Rear main seal failure at 50 miles

Discussion in 'Small Block Tech' started by vonhef, Aug 24, 2019.

  1. vonhef

    vonhef Well-Known Member

    With around 50 miles on my engine, the rear main seal failed. It looks like the block half has over heated. The bearing cap side did not look it had failed. Crank looks perfect. I an unsure what has caused this failure. Has anyone seen this before?


  2. TrunkMonkey

    TrunkMonkey Well-Known Member

    Did you (or builder) check crank endplay?

    Overheating failure on the block side would indicate a crank too far forward and the back of the flywheel flange on the crank pressing against the seal.

    Improper sizing of the thrust bearing would be one cause.
  3. vonhef

    vonhef Well-Known Member

    Good suggestion, I just checked the end play and it reads .009”.

    here is a photo of the rear flange:

    Last edited: Aug 24, 2019
  4. telriv

    telriv Well-Known Member

    Not properly lubed upon assembly.
    alec296 likes this.
  5. alec296

    alec296 i need another buick

    I would say lube also.
  6. vonhef

    vonhef Well-Known Member

    I hope it was just lube issue. That means I can install a new one and solve the problem
  7. alec296

    alec296 i need another buick

    Vasoline on top piece. Personal i still use rope seal. Since most kits still come with it.
    docgsx likes this.
  8. telriv

    telriv Well-Known Member

    As far as I'm concerned Vasoline doesn't have the proper lubing characteristics to properly lubricate the rear seal upon start-up. Use oil or some other type of assembly lube.
    300sbb_overkill likes this.
  9. alec296

    alec296 i need another buick

    I would use something thicker then oil. It takes time for oil to get there to lube the seal. You don’t want something thats gonna burn off. Atleast a grease will stick to the seal longer.
  10. TrunkMonkey

    TrunkMonkey Well-Known Member

    I failed reading comprehension on this one.

    My take was the front (block side) was damaged, but not the back (flexplate side).
  11. vonhef

    vonhef Well-Known Member

    there is Lubriplate on the new one.
  12. bigtorque5

    bigtorque5 Well-Known Member

    dont use grease,doesnt dissolve in oil,a few engs i redid for ppl packed the oil pump with grease,never primed
  13. alec296

    alec296 i need another buick

    Thats hard to believe. I have done many fleet gas and Diesel engines with lubriplate. Never had a problem with prime or it dissolving once oil was hot.
  14. Mark Demko

    Mark Demko Well-Known Member

    I smear some 90 weight gear oil on 'em
    alec296 likes this.
  15. 300sbb_overkill

    300sbb_overkill WWG1WGA. MAGA

    I usually use wheel bearing grease, never had a rear main seal fail. And if the rope seal serrations on the crank's seal surface weren't touched up(ground off) while the crank was being reground(if it was) the grease would block the oil from running through the rope seal serrations(for a little while anyway).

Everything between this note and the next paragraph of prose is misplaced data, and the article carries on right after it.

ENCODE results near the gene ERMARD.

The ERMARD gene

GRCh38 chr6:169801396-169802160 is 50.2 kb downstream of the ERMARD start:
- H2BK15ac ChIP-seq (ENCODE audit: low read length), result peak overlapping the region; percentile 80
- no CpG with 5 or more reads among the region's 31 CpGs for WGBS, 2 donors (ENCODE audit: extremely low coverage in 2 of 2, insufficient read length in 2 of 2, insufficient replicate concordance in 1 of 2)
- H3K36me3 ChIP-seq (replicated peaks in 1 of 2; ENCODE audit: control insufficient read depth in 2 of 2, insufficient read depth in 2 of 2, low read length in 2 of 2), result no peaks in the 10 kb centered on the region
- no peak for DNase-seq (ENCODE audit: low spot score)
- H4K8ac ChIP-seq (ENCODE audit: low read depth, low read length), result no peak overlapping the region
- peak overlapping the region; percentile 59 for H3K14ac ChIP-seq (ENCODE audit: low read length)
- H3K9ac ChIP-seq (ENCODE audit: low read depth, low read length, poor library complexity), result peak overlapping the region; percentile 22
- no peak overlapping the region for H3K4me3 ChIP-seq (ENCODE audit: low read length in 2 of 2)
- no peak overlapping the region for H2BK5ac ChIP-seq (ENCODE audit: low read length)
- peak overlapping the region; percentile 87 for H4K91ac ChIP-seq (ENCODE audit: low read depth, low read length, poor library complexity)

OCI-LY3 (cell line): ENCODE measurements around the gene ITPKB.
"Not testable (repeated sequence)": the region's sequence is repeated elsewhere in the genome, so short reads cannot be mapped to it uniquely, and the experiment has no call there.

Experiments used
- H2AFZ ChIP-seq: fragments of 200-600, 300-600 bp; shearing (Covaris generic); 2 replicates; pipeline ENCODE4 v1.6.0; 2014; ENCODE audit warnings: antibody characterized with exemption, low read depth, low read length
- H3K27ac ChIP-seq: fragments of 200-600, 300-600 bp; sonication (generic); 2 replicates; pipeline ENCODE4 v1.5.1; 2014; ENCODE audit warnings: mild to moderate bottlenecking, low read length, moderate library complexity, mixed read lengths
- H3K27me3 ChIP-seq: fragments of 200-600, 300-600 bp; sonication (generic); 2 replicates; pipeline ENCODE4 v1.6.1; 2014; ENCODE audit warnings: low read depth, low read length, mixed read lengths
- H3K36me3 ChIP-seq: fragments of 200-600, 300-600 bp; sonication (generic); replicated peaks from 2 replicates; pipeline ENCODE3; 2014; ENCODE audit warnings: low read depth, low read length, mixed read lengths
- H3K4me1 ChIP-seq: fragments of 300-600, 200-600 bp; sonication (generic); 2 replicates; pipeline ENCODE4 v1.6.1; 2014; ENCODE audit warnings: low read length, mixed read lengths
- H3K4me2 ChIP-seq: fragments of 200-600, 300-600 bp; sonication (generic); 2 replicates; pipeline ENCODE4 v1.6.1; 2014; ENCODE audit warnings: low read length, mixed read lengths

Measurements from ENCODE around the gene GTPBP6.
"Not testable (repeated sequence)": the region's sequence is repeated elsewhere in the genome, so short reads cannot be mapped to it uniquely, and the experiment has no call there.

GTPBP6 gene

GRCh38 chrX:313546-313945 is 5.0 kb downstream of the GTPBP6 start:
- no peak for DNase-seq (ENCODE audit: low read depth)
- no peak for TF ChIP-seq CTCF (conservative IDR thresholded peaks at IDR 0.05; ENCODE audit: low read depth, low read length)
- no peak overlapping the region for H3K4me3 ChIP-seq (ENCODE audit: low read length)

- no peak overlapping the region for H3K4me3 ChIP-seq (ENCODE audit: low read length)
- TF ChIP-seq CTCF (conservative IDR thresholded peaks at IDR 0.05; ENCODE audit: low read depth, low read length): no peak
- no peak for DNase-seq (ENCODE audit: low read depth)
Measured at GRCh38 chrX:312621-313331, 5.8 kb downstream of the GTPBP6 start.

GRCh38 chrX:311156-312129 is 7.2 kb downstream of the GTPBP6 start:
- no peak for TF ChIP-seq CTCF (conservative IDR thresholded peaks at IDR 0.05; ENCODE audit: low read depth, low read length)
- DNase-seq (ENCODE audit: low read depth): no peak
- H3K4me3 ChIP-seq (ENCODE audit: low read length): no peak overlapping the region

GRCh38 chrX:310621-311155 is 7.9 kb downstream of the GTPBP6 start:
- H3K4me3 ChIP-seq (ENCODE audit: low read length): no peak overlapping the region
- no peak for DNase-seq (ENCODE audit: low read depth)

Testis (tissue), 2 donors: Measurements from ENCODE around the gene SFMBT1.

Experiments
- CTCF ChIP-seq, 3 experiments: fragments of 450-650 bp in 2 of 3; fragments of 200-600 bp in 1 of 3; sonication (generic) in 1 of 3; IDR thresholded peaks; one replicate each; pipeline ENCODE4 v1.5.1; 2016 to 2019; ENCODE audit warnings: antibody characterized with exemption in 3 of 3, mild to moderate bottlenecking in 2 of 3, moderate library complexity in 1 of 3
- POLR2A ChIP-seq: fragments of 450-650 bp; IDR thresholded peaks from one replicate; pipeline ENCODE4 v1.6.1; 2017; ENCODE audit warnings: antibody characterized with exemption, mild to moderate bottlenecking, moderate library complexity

It will take a long time for the WBG to melt off from hot oil and the seal doesn't move so it won't get slung off. It doesn't run off from where it is installed and can handle a whole lot of heat if the oil takes a long time to make it to the seal area. It doesn't take much either so don't get carried away if you decide to use it, just a thin layer on the area where the crank will contact the seal.

    Very important, make sure the seal isn't installed backwards.
    alec296 likes this.
  16. hugger

    hugger Well-Known Member

    Lubriplate is my go-to also
    alec296 likes this.
  17. Mart

    Mart Gold level member

    Was it an old stock, dried up seal that was rock hard? Or a new fresh pliable one?

    Lubriplate, EOS, or CMD hold their lube properties well.
    alec296 likes this.
  18. Schurkey

    Schurkey Silver Level contributor

    Does the crankshaft have rope-seal style embossings on it? I've dealt with several older V-8 engines where the crank has been embossed with a series of grooves designed to pull oil out of a rope-type seal, and it's so aggressive that it tears a neoprene lip-type seal.

    The journal where the seal rides looks like " ////////////////////////////////// " all the way around.

    If so, you'll want to polish the embossing so it's less aggressive. You'll never get the embossing removed totally, and if you did the journal would be undersize. You can emery-cloth some of the aggressiveness out of it, though.

    Is this seal intended for Buick engines? Or is it re-purposed from some other application?
  19. vonhef

    vonhef Well-Known Member

    It was a new seal that failed. Only one half failed.... so I must have lubed one and not the other
  20. vonhef

    vonhef Well-Known Member

    It does have the markes you describe, but they were polished by my machine shop. I also bought my seal from TA for the intended engine.

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